Five Questions for Gayla Peevey — ‘I Want a Hippopotamus for Christmas’ Singer

Printed from: https://newbostonpost.com/2023/12/26/five-questions-for-gayla-peevey-i-want-a-hippopotamus-for-christmas-singer/

What did you want for Christmas this year?

In 1953, 10-year-old Gayla Peevey sang a song about wanting a hippopotamus, and 70 years later, it remains a Christmastime staple on radio stations throughout the country.

Peevey, who sang “I Want a Hippopotamus for Christmas,” isn’t singing new Christmas songs anymore, although you can hear her sing at Del Cerro Baptist Church in La Mesa, California outside of Christmas year-round.

NewBostonPost conducted an email interview with Peevey about her hit Christmas song and her life since she released it. It’s below:

 

1.  What’s been your most notable interaction with a fan over the years?

One of the most special “collective” fan experiences happens every year. Oklahoma City, my childhood hometown, won’t officially celebrate the beginning of the Christmas season until they hear “ I Want a Hippopotamus for Christmas” on the airwaves. It all started when the record came out and hit the charts in 1953. Oklahoma, with the help of the media, sponsored a “Gayla Peevey Hippo Fund” campaign and raised enough money to actually buy me a live  Nile hippo named Mathilda. Of course, I couldn’t keep her in my garage, so the Oklahoma City  Zoo agreed to house my giant Christmas present. She lived there happily for 49 years and had  9 offspring with her mate Norm. This year, in person, I was honored to celebrate the 70th  anniversary of “I Want a Hippopotamus for Christmas” at the OKC Zoo where a large crowd of fans joined me for a sing-a-long of the “Hippo” song! What a kick-off to the season that was! 

 

2.  The song has inspired all sorts of Christmas-themed merchandise. What’s your favorite that you’ve come across?

About ten years ago, I began to notice merchandise related to “I Want a Hippopotamus for  Christmas”. Hallmark started putting out Keepsake ornaments with me singing when you push the little button, plush hippos that played my recording at the squeeze of a fuzzy foot, and musical greeting cards. Every year more T-shirts and pajamas appear online and on store shelves displaying the song title and an endless variety of smiling, dancing hippos. One of the funniest toys I’ve encountered is a ball that plays me singing when it hits the floor. That could drive parents crazy in no time.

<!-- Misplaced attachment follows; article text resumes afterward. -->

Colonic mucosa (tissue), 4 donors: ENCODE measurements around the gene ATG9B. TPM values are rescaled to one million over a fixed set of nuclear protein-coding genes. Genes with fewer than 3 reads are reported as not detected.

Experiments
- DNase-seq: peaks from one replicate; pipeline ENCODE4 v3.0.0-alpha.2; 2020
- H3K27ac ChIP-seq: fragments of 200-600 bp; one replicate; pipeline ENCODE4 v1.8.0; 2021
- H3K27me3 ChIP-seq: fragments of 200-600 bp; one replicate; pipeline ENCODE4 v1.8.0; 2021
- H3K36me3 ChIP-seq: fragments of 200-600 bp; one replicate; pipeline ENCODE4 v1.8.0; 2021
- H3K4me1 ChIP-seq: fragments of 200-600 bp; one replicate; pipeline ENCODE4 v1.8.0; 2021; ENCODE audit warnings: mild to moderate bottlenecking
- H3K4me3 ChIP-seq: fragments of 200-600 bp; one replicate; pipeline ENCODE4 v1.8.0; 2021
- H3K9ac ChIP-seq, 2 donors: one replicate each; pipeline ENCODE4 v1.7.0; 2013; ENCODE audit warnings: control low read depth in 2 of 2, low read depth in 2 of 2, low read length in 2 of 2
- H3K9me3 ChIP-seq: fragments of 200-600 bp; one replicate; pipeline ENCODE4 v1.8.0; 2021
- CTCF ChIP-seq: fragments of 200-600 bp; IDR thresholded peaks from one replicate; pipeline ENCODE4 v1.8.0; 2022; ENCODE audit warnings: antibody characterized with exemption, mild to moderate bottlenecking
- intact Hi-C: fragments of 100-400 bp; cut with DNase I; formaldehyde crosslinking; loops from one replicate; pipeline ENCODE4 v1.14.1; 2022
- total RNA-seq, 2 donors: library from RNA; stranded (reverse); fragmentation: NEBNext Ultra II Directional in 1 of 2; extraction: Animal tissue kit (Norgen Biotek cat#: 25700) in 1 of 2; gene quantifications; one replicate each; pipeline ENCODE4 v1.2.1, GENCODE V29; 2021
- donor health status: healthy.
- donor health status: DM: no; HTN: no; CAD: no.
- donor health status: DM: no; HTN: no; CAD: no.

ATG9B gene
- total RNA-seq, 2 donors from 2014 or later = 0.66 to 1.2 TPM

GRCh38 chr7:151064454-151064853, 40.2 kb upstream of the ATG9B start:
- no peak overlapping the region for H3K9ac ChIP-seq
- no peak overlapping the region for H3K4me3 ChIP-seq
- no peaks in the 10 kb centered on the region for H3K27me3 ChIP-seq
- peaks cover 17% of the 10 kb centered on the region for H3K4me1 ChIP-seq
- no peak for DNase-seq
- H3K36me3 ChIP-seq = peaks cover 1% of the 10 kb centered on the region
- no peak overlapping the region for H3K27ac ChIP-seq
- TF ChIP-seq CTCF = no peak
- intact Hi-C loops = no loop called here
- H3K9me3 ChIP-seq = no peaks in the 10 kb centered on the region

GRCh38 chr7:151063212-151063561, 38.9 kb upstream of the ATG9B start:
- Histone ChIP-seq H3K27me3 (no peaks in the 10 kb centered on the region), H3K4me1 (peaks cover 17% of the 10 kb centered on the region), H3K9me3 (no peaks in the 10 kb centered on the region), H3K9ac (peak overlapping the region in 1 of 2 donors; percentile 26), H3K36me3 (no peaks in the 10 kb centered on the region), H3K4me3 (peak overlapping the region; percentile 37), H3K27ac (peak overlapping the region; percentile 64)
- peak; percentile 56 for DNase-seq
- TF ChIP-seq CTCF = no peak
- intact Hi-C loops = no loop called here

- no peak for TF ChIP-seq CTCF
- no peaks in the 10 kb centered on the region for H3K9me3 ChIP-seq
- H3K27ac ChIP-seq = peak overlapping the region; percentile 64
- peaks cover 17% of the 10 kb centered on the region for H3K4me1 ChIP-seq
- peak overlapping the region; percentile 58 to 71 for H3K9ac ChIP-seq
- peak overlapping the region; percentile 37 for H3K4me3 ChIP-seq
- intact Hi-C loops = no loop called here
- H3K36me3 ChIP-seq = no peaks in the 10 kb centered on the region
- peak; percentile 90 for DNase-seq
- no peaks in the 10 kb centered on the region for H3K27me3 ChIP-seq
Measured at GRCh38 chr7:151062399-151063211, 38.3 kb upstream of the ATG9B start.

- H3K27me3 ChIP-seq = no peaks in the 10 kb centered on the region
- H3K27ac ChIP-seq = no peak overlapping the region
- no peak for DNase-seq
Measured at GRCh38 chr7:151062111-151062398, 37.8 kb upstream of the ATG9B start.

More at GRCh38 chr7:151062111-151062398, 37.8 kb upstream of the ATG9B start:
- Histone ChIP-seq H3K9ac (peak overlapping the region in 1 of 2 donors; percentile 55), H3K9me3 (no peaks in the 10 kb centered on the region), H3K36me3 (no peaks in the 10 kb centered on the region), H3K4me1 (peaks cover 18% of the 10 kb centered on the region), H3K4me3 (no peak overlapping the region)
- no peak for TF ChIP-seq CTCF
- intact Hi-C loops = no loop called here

3.  In past interviews, you’ve said you still sing, but primarily at church. What impact has your faith played in your life?

I’m glad you asked about my faith. Since my worldview is based entirely on the Bible,  everything I do, the way I live my life, and the choices I make hopefully reflect a strong belief and faith in my Lord and Savior, Jesus Christ. At the age of seven, I gave my heart to Jesus,  and to this day I’m convinced that following Him and sharing the power of His gospel is the most important of all life’s pursuits, which has served me well. Even the fact that I have a fun Christmas song that puts a smile on people’s faces and a bit of cheer in the season is God’s doing, not mine.

 

4.  What was the toughest part about being a child star?

In Oklahoma, where I was regularly appearing on local television and doing personal appearances, it became impossible to just be out in public spaces and go to public school.  My parents were not sure how to navigate this dilemma and as I became a pre-teen, they chose to take me out of show business. So we moved to another state where I was not recognized and was able to go to school and be a regular kid. Of course, that was a huge adjustment. Learning how to make friends and function without the built-in advantage of celebrity was far more difficult than anyone had anticipated. Those were not easy years. 

 

5.  Other than your hit Christmas song, what are some of your favorite Christmas songs?

I have a special place in my heart for “Silent Night.” For almost 20 years I sang it on the top of a very tall Christmas tree, which started in our local church and grew to be a city tradition. I once heard a preacher say it’s not a Christmas song unless it’s about Jesus.  Otherwise, it’s a “seasonal song.” So, I guess “ I Want a Hippopotamus for Christmas” is my favorite “seasonal song,” and “Silent Night” is my favorite Christmas song. 

 

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